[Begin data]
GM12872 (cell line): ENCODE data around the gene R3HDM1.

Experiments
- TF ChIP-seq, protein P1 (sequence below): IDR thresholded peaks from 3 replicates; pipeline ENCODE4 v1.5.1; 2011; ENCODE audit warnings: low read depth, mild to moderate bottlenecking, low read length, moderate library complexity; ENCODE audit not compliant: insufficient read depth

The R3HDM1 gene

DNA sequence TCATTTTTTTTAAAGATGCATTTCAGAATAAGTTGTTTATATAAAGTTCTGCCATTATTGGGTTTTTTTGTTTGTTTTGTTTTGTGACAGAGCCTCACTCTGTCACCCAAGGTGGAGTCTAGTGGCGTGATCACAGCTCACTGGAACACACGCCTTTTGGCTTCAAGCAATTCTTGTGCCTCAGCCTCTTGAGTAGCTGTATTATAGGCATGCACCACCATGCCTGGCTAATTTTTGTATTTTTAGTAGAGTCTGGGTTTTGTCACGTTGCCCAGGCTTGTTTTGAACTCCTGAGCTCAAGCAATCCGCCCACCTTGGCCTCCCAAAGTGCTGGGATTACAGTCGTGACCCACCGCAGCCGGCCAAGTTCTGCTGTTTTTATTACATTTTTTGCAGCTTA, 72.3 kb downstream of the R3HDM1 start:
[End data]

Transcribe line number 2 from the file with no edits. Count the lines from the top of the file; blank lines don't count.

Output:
Experiments